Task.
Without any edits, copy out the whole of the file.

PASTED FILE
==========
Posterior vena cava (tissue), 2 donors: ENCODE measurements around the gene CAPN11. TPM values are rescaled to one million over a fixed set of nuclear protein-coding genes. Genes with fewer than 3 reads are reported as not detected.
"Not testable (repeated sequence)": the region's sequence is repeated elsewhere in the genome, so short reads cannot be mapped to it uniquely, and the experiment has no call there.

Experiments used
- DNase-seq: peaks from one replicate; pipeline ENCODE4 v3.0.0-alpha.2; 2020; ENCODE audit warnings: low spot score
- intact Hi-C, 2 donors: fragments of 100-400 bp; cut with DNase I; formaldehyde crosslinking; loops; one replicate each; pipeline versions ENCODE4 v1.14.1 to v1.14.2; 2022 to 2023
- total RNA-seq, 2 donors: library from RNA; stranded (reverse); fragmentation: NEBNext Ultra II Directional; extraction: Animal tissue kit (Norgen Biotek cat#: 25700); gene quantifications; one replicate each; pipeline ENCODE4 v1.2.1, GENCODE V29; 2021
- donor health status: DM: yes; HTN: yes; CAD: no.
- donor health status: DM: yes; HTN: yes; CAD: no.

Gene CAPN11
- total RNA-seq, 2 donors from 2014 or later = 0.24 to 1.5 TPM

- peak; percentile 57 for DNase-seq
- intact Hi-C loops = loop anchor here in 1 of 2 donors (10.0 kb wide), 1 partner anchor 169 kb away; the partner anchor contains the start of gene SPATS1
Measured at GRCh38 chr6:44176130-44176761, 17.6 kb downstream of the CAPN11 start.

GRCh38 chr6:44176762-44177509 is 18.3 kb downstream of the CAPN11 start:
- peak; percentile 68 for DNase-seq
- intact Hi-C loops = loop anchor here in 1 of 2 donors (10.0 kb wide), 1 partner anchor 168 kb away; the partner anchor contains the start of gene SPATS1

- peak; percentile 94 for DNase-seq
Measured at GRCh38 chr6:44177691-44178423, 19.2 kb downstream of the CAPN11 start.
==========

Posterior vena cava (tissue), 2 donors: ENCODE measurements around the gene CAPN11. TPM values are rescaled to one million over a fixed set of nuclear protein-coding genes. Genes with fewer than 3 reads are reported as not detected.
"Not testable (repeated sequence)": the region's sequence is repeated elsewhere in the genome, so short reads cannot be mapped to it uniquely, and the experiment has no call there.

Experiments used
- DNase-seq: peaks from one replicate; pipeline ENCODE4 v3.0.0-alpha.2; 2020; ENCODE audit warnings: low spot score
- intact Hi-C, 2 donors: fragments of 100-400 bp; cut with DNase I; formaldehyde crosslinking; loops; one replicate each; pipeline versions ENCODE4 v1.14.1 to v1.14.2; 2022 to 2023
- total RNA-seq, 2 donors: library from RNA; stranded (reverse); fragmentation: NEBNext Ultra II Directional; extraction: Animal tissue kit (Norgen Biotek cat#: 25700); gene quantifications; one replicate each; pipeline ENCODE4 v1.2.1, GENCODE V29; 2021
- donor health status: DM: yes; HTN: yes; CAD: no.
- donor health status: DM: yes; HTN: yes; CAD: no.

Gene CAPN11
- total RNA-seq, 2 donors from 2014 or later = 0.24 to 1.5 TPM

- peak; percentile 57 for DNase-seq
- intact Hi-C loops = loop anchor here in 1 of 2 donors (10.0 kb wide), 1 partner anchor 169 kb away; the partner anchor contains the start of gene SPATS1
Measured at GRCh38 chr6:44176130-44176761, 17.6 kb downstream of the CAPN11 start.

GRCh38 chr6:44176762-44177509 is 18.3 kb downstream of the CAPN11 start:
- peak; percentile 68 for DNase-seq
- intact Hi-C loops = loop anchor here in 1 of 2 donors (10.0 kb wide), 1 partner anchor 168 kb away; the partner anchor contains the start of gene SPATS1

- peak; percentile 94 for DNase-seq
Measured at GRCh38 chr6:44177691-44178423, 19.2 kb downstream of the CAPN11 start.